The Rise of Cryptocurrency

The rise of cryptocurrency is nothing short of a miracle. Originally, when Bitcoin was first released in 2009 it was virtually worthless. A single Bitcoin went for around $.001 - and that was if you could even find someone to buy it. The first users of Bitcoin were enthusiasts, computer scientists and cryptographers passionate about the technology. There is a famous story about a man named Laszlo Hanyecz who purchased a pizza with 10,000 bitcoin back in 2010 (over $25 million today). Hope that was one really good pizza!

The question many ask is how a digital currency, once worth less than a drachma, somehow became the $3,000 giant it is today? There are a lot of factors which contributed to its rise, though most prevalent was actually its role in an online black market called the Silk Road. That's right, Bitcoin got where it is today largely in part due to drug dealers and criminals who found it to be an easy and convenient way to sell illicit products (and services) on the internet.

There were many other factors though, of course. Wikileaks began accepting Bitcoin for donations in 2011. In 2012, Bitcoin began making passing appearances on television shows. On CNBC's Mad Money, the host Jim Cramer made a whole sketch all about Bitcoin. The increase in public awareness set Bitcoin up for its first major flight in 2013. However, the real coverage began upon the collapse of the Silk Road. The online marketplace which had served as the hub for any and all illicit online activity received heavy media coverage after hearing word that the FBI had shut it down and seized over 600,000 Bitcoin. However negative the story may sound, keep in mind there is "no such thing as bad publicity." Bitcoin finally got its time in the limelight.

One of the most important events of 2013 turned out to be the Cyprus banking crisis. In March of that year, the government of Cyprus announced a bail-in for banks. After the bail-in was announced people rushed to their banks to withdraw funds and many of them decided to put their money into Bitcoin, where the government couldn't touch it. The price tripled in a matter of days and the public took notice. After peaking at $200 and stabilizing shortly after, it seemed to be an isolated incident at first. But the meteoric rise in the digital assets value caught the attention of some big players who began to examine it as a serious investment vehicle.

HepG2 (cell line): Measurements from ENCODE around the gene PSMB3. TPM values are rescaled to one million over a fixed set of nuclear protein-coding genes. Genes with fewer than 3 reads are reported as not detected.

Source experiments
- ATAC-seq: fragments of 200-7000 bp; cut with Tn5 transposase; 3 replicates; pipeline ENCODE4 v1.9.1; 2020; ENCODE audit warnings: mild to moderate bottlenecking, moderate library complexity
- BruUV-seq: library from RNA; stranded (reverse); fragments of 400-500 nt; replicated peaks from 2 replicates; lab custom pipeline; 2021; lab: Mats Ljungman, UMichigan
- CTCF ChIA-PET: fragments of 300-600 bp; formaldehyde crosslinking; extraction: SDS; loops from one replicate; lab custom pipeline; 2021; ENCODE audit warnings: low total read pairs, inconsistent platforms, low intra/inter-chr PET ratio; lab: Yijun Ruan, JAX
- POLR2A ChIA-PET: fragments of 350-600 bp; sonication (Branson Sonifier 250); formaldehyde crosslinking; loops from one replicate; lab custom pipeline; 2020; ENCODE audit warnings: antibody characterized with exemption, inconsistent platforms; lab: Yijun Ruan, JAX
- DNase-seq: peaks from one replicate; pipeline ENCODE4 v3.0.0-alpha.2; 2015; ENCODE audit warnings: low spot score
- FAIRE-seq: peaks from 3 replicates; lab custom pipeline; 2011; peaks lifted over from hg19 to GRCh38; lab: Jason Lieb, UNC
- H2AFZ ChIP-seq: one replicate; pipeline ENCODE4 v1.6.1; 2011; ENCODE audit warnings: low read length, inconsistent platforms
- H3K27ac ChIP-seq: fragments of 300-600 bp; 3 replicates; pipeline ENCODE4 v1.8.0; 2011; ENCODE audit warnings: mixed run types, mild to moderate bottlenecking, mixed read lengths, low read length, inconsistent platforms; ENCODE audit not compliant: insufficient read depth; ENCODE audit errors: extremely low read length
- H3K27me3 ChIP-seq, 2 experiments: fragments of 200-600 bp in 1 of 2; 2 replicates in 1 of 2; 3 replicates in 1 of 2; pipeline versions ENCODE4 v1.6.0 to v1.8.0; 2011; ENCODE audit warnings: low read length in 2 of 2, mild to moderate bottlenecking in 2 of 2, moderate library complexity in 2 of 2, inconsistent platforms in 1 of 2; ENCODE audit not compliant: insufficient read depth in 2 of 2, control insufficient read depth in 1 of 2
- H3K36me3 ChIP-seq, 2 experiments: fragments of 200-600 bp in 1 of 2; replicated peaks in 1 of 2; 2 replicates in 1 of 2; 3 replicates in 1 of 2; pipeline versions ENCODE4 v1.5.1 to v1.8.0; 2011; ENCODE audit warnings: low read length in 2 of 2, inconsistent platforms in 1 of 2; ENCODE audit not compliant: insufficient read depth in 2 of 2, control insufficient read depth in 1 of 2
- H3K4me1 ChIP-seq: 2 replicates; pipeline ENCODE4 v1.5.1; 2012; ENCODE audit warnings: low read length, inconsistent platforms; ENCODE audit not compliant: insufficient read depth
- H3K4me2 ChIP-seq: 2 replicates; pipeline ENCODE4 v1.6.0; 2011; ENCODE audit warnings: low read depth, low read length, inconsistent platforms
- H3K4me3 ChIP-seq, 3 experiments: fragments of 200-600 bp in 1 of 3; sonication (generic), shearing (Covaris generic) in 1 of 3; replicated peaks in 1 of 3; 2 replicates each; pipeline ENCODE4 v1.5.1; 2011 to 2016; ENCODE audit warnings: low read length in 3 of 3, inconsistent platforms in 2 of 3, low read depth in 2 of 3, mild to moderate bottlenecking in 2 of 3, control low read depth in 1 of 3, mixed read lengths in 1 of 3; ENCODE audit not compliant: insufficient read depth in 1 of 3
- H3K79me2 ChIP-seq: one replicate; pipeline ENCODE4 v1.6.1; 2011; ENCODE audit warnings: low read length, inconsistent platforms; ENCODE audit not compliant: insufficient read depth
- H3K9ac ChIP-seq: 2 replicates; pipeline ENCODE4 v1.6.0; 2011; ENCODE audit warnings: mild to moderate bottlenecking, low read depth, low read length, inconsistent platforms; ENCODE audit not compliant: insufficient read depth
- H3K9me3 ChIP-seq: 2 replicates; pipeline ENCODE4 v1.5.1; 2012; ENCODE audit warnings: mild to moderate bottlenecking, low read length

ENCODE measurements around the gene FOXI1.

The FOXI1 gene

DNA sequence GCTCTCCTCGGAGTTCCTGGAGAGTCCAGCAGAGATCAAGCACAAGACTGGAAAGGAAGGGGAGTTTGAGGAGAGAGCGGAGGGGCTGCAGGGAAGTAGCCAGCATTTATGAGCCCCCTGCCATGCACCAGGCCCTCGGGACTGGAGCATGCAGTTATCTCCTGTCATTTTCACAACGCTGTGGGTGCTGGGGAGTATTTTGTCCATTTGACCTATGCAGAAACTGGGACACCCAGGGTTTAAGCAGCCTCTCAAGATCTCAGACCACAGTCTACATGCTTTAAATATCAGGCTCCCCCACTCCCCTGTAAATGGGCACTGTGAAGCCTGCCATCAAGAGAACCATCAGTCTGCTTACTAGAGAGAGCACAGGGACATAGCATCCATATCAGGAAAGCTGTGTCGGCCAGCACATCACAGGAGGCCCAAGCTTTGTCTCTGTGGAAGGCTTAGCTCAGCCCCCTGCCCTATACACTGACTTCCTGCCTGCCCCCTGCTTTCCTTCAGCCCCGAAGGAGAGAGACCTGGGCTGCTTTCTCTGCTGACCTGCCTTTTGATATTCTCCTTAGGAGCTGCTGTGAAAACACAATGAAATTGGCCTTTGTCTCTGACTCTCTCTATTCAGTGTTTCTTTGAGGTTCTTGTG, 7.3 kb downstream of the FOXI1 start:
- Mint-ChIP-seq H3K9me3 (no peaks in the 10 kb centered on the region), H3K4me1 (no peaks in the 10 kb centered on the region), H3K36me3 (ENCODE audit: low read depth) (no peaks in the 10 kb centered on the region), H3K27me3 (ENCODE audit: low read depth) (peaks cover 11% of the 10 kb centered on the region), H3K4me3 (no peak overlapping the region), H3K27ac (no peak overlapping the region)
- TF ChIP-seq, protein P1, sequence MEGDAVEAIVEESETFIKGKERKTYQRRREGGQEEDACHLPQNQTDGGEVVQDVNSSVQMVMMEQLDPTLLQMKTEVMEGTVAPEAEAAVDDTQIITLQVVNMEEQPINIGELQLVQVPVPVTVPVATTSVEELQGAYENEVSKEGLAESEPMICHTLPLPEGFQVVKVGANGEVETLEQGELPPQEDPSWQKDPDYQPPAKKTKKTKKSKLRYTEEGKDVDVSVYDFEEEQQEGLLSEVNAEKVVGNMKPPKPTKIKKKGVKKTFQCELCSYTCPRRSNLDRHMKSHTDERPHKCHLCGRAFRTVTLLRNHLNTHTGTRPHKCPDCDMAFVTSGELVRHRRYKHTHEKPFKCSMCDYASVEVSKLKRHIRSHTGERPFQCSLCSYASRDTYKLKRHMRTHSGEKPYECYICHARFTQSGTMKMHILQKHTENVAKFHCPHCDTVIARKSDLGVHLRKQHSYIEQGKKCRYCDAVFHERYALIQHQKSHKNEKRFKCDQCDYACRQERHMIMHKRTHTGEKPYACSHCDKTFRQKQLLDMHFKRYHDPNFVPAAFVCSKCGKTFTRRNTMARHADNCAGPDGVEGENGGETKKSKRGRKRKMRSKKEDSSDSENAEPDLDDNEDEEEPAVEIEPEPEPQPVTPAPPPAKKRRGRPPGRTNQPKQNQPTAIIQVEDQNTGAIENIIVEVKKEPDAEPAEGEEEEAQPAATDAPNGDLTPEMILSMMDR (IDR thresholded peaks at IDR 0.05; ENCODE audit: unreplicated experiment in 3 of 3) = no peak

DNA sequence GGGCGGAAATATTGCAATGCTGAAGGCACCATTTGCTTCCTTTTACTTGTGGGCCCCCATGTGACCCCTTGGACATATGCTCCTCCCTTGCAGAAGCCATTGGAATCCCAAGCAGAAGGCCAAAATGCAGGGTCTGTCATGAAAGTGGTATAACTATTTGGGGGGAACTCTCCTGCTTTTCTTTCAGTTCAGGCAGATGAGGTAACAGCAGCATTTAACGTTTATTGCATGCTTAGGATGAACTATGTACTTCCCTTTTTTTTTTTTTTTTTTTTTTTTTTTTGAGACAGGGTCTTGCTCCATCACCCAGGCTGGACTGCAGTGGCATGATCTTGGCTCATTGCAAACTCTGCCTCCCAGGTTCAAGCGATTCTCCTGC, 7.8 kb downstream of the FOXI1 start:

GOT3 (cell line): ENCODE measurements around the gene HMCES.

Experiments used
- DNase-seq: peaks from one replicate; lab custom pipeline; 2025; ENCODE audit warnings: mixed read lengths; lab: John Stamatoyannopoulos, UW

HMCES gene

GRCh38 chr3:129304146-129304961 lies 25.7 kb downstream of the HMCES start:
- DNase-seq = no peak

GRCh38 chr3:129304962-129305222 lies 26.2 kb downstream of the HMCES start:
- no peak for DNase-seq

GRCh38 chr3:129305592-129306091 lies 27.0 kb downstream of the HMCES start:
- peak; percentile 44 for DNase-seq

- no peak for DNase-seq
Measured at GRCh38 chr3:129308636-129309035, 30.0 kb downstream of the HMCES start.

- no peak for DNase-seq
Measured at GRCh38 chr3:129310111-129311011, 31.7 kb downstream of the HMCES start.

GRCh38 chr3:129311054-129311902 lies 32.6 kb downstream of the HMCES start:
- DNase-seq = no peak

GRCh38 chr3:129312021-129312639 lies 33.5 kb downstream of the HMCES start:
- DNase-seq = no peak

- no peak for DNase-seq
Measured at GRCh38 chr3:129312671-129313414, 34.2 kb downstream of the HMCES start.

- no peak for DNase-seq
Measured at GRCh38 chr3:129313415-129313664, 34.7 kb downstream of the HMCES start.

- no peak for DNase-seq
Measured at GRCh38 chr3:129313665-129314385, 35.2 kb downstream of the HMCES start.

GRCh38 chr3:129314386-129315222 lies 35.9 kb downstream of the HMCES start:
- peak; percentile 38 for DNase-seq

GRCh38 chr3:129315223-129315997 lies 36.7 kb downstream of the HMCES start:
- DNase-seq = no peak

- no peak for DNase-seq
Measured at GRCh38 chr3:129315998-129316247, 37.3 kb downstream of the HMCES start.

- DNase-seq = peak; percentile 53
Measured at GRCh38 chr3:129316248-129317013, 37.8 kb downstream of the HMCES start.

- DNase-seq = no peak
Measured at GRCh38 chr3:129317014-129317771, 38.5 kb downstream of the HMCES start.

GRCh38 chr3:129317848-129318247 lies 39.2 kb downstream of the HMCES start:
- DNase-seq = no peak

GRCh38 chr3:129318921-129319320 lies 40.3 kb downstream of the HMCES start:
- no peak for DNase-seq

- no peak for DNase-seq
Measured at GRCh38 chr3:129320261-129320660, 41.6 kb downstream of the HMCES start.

The emergence of the Bitcoin market in China ultimately led to Bitcoins' meteoric rise in late 2013. A man named Guillaume Babin-Tremblay noticed there were serious inconsistencies between trading prices on U.S. exchanges in relation to China. China's high demand for Bitcoin was fueled by their lack of access to overseas investments and an inconvenient combination of their real estate and stock market bubbles. Having one of the highest saving rates in the world and no where to "safe" to invest, Bitcoin became all the craze in China. The Chinese exchanges were trading Bitcoin at nearly double the price. The opportunity for reverse arbitrage became very apparent. Thanks to the combination of China's high demand and heavy media coverage of the Silk Road Bitcoin bust, the price of the digital currency began to soar as speculation ran wild. People from all over the world began buying up as much Bitcoin as they could, hoping to resell to Chinese consumers at a hefty premium.